Forests hold a place in the concurrent list of the Seventh Schedule of the Indian Constitution. Acknowledging the gravity of the issue, the Ministry of Environment, Forests, and Climate Change (MoEF&CC) undertook the development of a National Action Plan on forest fires (2018) in close collaboration with all states and Union Territories.

Moreover, the MoEF&CC facilitates forest fire prevention and management through the implementation of the Centrally Sponsored Forest Fire Prevention and Management scheme.

National Action Plan on Forest Fires (NAPFF)

Launched in 2018, the National Action Plan on Forest Fires aims to minimize the occurrence of forest fires by effectively communicating, enabling, and empowering communities residing on the fringes of forests. The plan encourages their active engagement and collaboration with State Forest Departments.

The plan emphasizes the reduction of forest vulnerability across diverse ecosystems throughout the country, mitigating the risks associated with fire hazards.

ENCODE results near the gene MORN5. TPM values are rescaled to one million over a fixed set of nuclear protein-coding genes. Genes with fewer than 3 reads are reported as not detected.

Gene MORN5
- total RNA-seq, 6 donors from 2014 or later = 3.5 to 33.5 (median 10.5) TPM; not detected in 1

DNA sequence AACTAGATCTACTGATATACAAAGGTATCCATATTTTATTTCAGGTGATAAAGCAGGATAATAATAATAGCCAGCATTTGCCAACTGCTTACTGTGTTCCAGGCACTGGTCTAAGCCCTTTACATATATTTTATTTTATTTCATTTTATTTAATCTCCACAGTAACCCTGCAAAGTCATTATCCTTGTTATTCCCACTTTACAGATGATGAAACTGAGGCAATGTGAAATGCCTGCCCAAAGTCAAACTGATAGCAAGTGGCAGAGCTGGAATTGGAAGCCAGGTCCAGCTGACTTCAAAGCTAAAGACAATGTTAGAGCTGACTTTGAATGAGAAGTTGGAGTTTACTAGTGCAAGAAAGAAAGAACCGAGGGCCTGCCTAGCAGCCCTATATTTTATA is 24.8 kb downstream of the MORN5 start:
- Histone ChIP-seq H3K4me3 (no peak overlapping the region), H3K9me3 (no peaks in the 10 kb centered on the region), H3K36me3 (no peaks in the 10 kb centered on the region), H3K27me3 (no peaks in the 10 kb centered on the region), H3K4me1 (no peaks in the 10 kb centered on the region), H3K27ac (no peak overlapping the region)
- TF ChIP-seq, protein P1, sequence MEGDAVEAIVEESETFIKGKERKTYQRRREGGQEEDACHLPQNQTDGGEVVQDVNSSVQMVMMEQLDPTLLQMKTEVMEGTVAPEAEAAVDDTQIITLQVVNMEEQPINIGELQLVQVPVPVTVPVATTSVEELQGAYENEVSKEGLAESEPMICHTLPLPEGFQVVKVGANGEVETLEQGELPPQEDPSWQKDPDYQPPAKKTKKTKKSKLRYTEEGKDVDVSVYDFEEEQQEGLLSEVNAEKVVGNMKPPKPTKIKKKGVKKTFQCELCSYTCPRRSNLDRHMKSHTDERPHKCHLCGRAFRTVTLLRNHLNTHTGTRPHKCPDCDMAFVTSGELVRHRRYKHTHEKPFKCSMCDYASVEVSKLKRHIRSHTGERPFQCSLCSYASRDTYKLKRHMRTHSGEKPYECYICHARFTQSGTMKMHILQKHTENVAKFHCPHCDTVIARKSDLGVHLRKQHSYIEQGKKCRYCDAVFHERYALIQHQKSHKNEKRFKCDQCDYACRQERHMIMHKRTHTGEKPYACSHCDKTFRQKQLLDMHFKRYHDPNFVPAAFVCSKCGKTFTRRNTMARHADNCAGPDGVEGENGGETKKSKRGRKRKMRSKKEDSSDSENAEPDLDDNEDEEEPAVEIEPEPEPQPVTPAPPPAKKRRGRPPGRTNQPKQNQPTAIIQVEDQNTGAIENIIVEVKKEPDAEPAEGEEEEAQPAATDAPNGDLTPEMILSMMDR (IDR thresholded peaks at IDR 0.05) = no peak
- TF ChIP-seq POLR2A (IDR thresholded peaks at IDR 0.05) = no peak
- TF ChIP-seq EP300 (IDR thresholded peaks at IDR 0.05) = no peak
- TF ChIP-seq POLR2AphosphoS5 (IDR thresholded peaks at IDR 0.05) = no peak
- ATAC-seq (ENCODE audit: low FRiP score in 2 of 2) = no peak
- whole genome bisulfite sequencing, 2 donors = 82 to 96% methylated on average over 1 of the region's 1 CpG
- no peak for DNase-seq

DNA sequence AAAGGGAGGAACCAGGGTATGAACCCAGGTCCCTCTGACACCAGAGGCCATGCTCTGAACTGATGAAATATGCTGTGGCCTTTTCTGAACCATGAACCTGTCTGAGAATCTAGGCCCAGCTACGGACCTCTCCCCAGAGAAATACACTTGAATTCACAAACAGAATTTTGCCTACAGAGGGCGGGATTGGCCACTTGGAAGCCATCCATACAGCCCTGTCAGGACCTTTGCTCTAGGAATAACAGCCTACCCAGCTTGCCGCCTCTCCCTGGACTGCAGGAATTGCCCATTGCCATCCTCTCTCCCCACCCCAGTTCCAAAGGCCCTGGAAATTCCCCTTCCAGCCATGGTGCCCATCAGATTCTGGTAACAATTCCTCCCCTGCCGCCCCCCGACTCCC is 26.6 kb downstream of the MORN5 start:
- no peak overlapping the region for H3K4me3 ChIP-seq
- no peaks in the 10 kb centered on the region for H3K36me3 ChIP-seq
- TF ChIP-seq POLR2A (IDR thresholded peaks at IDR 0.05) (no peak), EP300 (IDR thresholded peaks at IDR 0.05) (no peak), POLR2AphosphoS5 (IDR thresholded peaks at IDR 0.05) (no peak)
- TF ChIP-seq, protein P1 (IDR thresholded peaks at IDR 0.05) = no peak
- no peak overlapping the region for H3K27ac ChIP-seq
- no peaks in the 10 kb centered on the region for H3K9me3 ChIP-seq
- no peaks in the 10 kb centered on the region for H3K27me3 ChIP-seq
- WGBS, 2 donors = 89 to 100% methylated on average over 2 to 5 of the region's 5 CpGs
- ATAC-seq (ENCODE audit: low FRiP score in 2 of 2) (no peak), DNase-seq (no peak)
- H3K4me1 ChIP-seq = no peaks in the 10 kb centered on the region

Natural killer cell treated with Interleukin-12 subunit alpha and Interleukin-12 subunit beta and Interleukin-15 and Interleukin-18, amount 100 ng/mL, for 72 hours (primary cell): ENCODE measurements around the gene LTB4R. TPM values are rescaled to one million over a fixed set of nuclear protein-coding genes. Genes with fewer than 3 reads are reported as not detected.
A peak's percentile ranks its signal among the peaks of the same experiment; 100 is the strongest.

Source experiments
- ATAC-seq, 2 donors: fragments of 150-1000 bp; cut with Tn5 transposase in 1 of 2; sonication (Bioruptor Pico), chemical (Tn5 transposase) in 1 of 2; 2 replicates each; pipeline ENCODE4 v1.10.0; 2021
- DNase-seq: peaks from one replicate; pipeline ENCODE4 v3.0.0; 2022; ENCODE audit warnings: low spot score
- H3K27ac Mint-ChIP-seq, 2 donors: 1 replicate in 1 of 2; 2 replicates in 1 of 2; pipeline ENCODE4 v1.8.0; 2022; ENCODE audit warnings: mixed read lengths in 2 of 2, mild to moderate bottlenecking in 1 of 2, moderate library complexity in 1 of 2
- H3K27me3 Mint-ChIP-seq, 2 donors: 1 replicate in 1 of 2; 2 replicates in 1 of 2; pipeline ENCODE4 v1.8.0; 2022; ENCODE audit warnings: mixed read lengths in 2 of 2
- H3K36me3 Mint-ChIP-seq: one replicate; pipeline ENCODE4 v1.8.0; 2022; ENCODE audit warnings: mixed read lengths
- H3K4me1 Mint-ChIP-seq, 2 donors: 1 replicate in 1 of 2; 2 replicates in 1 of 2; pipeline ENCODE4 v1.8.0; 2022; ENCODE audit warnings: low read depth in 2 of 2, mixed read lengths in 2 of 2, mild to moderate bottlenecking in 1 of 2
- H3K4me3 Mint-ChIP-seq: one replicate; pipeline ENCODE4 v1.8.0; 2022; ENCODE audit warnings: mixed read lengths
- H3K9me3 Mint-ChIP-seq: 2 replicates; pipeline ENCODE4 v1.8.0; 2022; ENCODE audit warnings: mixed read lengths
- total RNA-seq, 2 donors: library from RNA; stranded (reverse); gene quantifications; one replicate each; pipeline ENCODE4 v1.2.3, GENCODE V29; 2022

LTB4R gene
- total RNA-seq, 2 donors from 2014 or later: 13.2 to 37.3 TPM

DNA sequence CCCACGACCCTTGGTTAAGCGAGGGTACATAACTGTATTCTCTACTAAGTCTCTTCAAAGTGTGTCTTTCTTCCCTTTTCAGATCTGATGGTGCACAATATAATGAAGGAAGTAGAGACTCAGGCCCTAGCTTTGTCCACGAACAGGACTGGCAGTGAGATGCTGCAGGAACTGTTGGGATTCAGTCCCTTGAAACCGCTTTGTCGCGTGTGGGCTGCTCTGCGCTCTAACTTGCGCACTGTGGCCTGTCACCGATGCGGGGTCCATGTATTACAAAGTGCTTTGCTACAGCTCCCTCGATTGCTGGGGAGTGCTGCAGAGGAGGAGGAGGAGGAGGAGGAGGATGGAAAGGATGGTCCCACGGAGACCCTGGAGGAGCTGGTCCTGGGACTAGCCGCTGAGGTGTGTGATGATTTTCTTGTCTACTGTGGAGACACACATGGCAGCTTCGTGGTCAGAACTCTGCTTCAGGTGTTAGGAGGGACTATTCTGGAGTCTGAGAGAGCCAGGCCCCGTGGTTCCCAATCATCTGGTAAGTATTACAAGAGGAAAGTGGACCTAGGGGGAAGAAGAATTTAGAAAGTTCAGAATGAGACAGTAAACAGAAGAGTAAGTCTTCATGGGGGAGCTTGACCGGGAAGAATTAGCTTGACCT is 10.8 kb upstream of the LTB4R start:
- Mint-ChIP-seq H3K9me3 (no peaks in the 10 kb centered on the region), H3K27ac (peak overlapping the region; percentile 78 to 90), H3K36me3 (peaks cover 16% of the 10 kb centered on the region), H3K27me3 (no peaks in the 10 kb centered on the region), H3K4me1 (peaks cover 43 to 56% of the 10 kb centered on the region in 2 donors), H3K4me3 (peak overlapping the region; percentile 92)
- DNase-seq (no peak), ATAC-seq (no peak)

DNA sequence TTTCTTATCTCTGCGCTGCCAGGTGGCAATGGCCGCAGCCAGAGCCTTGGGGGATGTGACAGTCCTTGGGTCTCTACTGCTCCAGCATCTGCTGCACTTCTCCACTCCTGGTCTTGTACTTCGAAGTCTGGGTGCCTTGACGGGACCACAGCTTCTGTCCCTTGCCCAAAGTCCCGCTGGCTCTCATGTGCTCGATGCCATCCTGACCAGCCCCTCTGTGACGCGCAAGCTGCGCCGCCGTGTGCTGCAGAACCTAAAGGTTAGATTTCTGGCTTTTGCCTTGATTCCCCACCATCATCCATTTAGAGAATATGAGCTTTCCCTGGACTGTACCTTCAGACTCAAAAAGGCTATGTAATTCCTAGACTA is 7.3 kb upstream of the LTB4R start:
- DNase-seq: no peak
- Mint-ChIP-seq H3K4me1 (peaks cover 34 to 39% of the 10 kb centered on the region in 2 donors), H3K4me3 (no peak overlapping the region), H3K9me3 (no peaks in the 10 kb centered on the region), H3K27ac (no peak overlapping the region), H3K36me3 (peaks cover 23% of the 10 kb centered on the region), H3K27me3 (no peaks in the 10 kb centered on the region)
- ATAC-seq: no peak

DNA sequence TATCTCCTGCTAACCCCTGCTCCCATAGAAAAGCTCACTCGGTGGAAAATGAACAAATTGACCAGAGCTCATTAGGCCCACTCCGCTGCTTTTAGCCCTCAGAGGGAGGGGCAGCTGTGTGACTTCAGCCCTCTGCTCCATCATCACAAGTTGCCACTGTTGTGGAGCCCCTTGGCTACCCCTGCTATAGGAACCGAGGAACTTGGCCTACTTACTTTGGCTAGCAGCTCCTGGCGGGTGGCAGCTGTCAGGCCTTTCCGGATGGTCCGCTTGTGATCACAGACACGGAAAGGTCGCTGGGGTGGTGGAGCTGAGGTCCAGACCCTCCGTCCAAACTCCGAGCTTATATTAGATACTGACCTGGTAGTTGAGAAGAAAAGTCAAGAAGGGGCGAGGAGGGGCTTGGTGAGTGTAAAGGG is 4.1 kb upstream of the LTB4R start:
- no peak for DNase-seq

Additionally, it strives to enhance the competencies of forest personnel and institutions in fire suppression techniques, as well as expedite the recovery process following fire incidents.

Forest Fire Prevention and Management Scheme (FPM)

The Forest Fire Prevention and Management Scheme (FPM) stands as the sole centrally funded program specifically designed to assist states in effectively managing forest fires.

In 2017, the FPM replaced the Intensification of Forest Management Scheme (IFMS) and witnessed an augmented allocation of resources dedicated to forest fire-related activities.

Under the FPM, funds are allocated based on a center-state cost-sharing formula. The Northeast and Western Himalayan regions receive a funding ratio of 90:10 (central-to-state), while all other states adhere to a ratio of 60:40.